In particular, an isometry (or "congruent transformation," or "congruence") is a transformation which preserves length ..." — Coxeter (1969) p. 29[1]

  2. ^

    3.11 Any two congruent triangles are related by a unique isometry.— Coxeter (1969) p. 39[3]

  3. ^
    Let T be a transformation (possibly many-valued) of   ( ) into itself.
    Let   be the distance between points p and q of  , and let Tp, Tq be any images of p and q, respectively.
    If there is a length a > 0 such that   whenever  , then T is a Euclidean transformation of   onto itself.[4]

ReferencesEdit

  1. ^ Coxeter 1969, p. 29
  2. ^ Coxeter 1969, p. 46

    3.51 Any direct isometry is either a translation or a rotation. Any opposite isometry is either a reflection or a glide reflection.

  3. ^ Coxeter 1969, p. 39
  4. ^ a b Beckman, F.S.; Quarles, D.A., Jr. (1953). "On isometries of Euclidean spaces" (PDF). Proceedings of the American Mathematical Society. 4 (5): 810–815. doi:10.2307/2032415. JSTOR 2032415. MR 0058193.
  5. ^ a b Narici & Beckenstein 2011, pp. 275–339.
  6. ^ Wilansky 2013, pp. 21–26.
  7. ^ Thomsen, Jesper Funch (2017). Lineær algebra [Linear Algebra]. Department of Mathematics (in Danish). Århus: Aarhus University. p. 125.
  8. ^ Roweis, S.T.; Saul, L.K. (2000). "Nonlinear dimensionality reduction by locally linear embedding". Science. 290 (5500): 2323–2326. CiteSeerX 10.1.1.111.3313. doi:10.1126/science.290.5500.2323. PMID 11125150.
  9. ^ Saul, Lawrence K.; Roweis, Sam T. (June 2003). "Think globally, fit locally: Unsupervised learning of nonlinear manifolds". Journal of Machine Learning Research. 4 (June): 119–155. Quadratic optimisation of   (page 135) such that  
  10. ^ Zhang, Zhenyue; Zha, Hongyuan (2004). "Principal manifolds and nonlinear dimension reduction via local tangent space alignment". SIAM Journal on Scientific Computing. 26 (1): 313–338. CiteSeerX 10.1.1.211.9957. doi:10.1137/s1064827502419154.
  11. ^ Zhang, Zhenyue; Wang, Jing (2006). "MLLE: Modified locally linear embedding using multiple weights". In Schölkopf, B.; Platt, J.; Hoffman, T. (eds.). Advances in Neural Information Processing Systems. NIPS 2006. NeurIPS Proceedings. Vol. 19. pp. 1593–1600. ISBN 9781622760381. It can retrieve the ideal embedding if MLLE is applied on data points sampled from an isometric manifold.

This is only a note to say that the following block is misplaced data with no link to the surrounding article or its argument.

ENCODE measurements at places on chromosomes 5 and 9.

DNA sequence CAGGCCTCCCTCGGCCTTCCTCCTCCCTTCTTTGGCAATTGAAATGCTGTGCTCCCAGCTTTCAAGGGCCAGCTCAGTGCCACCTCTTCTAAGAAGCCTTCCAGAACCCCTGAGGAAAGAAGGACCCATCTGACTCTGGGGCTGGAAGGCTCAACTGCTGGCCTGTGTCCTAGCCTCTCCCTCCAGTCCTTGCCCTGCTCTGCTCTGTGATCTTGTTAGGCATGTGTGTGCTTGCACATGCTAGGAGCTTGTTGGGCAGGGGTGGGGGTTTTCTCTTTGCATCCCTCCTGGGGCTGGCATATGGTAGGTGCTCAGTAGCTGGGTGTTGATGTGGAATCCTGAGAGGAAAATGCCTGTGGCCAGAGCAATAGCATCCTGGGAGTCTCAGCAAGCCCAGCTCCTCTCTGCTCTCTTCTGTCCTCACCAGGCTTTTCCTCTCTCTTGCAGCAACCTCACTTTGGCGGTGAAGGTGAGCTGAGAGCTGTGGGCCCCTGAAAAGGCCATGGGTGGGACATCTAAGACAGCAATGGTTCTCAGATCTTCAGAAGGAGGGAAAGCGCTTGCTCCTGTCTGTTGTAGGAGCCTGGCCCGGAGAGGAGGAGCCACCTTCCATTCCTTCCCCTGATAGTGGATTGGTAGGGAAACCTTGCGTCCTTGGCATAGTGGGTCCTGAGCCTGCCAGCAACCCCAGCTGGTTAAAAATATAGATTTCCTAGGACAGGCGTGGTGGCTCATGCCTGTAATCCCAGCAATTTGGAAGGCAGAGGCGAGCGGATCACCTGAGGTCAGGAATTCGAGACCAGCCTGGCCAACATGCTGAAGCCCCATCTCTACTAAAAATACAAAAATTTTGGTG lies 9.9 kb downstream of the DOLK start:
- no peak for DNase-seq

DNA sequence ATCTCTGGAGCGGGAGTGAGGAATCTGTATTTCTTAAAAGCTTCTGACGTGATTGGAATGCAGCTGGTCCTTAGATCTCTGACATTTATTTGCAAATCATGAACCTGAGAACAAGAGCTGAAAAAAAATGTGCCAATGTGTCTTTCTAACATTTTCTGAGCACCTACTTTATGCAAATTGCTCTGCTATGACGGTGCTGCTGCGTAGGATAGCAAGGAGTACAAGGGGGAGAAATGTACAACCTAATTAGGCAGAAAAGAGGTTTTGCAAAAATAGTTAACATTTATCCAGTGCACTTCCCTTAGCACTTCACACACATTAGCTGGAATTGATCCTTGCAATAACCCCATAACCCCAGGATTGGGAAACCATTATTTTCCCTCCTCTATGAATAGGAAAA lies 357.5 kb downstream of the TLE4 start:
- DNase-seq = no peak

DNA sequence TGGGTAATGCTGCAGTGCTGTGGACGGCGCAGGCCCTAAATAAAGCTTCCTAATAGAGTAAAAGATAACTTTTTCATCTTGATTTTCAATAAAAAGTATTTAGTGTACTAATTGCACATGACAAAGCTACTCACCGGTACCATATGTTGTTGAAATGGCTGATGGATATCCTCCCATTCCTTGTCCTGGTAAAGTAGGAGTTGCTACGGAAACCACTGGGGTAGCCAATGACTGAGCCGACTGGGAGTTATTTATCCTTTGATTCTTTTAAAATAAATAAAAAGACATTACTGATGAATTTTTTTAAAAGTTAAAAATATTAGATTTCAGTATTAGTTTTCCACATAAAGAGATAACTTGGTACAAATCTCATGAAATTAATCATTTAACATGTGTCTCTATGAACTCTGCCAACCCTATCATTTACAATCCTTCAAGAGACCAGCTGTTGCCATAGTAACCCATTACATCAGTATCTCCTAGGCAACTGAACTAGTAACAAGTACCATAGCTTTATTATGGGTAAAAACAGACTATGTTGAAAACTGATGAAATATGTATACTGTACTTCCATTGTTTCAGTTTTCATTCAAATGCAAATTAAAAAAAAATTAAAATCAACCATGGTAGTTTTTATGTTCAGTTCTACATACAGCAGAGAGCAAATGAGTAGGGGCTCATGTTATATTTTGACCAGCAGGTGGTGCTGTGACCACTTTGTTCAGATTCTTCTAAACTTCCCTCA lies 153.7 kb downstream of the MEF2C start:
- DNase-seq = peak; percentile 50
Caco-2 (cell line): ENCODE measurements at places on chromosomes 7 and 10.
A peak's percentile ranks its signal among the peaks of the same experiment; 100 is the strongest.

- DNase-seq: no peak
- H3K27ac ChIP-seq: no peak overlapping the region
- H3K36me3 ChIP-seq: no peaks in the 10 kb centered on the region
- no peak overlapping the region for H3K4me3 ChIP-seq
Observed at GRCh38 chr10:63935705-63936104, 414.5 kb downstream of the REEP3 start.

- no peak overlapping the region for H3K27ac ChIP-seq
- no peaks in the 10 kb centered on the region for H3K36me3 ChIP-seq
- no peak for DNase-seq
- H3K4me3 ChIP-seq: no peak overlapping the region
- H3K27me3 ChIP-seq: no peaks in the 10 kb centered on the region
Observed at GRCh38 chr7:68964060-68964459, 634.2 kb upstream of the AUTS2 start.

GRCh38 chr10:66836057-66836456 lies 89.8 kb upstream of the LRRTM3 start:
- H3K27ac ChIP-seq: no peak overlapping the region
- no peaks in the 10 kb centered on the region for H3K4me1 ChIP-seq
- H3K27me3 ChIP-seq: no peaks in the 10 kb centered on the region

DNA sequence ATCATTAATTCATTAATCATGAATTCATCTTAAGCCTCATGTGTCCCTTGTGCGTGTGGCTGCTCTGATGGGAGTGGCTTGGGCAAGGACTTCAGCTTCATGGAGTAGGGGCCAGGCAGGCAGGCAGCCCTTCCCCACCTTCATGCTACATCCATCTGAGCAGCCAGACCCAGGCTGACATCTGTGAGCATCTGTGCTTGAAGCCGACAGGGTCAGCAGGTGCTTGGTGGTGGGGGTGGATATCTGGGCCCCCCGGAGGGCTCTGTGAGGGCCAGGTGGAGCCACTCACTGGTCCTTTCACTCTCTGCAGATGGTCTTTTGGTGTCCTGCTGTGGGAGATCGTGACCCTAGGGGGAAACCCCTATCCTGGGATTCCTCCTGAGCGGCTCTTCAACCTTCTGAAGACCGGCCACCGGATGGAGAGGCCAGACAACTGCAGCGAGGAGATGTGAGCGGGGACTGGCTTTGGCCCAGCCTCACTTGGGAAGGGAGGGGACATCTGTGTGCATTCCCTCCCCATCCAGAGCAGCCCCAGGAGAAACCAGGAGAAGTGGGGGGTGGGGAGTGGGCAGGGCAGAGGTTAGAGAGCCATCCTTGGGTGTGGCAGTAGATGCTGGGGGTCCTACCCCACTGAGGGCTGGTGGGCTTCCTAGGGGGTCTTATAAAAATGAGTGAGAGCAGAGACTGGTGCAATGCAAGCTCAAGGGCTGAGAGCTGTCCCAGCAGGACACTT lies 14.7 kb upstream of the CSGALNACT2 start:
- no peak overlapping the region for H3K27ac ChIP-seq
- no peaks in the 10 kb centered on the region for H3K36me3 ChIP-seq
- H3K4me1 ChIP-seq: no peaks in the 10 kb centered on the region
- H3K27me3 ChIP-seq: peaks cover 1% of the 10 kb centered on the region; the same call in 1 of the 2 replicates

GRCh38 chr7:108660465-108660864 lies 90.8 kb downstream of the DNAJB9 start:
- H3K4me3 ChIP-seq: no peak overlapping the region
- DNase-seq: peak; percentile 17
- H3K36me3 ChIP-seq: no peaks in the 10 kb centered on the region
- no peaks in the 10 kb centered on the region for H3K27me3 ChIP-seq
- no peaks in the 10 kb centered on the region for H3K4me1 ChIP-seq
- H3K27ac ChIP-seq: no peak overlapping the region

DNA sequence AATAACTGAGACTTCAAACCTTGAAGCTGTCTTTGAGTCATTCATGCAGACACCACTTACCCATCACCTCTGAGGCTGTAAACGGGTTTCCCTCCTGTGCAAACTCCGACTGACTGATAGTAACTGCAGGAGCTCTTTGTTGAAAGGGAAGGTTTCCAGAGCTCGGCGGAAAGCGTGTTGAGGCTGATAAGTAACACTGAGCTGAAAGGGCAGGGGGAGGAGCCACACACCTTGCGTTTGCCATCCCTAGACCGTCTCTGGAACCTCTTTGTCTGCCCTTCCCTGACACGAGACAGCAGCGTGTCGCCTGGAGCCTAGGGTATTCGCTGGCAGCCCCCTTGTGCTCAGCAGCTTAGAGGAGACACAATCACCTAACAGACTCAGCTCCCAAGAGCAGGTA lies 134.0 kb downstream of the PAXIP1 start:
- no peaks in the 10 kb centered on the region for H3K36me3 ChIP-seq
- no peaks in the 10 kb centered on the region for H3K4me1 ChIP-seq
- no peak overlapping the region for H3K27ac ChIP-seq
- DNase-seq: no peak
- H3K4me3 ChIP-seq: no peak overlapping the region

BibliographyEdit

  • Rudin, Walter (1991). Functional Analysis. International Series in Pure and Applied Mathematics. Vol. 8 (Second ed.). New York, NY: McGraw-Hill Science/Engineering/Math. ISBN 978-0-07-054236-5. OCLC 21163277.
  • Narici, Lawrence; Beckenstein, Edward (2011). Topological Vector Spaces. Pure and applied mathematics (Second ed.). Boca Raton, FL: CRC Press. ISBN 978-1584888666. OCLC 144216834.
  • Schaefer, Helmut H.; Wolff, Manfred P. (1999). Topological Vector Spaces. GTM. Vol. 8 (Second ed.). New York, NY: Springer New York Imprint Springer. ISBN 978-1-4612-7155-0. OCLC 840278135.
  • Trèves, François (2006) [1967]. Topological Vector Spaces, Distributions and Kernels. Mineola, N.Y.: Dover Publications. ISBN 978-0-486-45352-1. OCLC 853623322.
  • Wilansky, Albert (2013). Modern Methods in Topological Vector Spaces. Mineola, New York: Dover Publications, Inc. ISBN 978-0-486-49353-4. OCLC 849801114.
  • Coxeter, H. S. M. (1969). Introduction to Geometry, Second edition. Wiley. ISBN 9780471504580.
  • Lee, Jeffrey M. (2009). Manifolds and Differential Geometry. Providence, RI: American Mathematical Society. ISBN 978-0-8218-4815-9.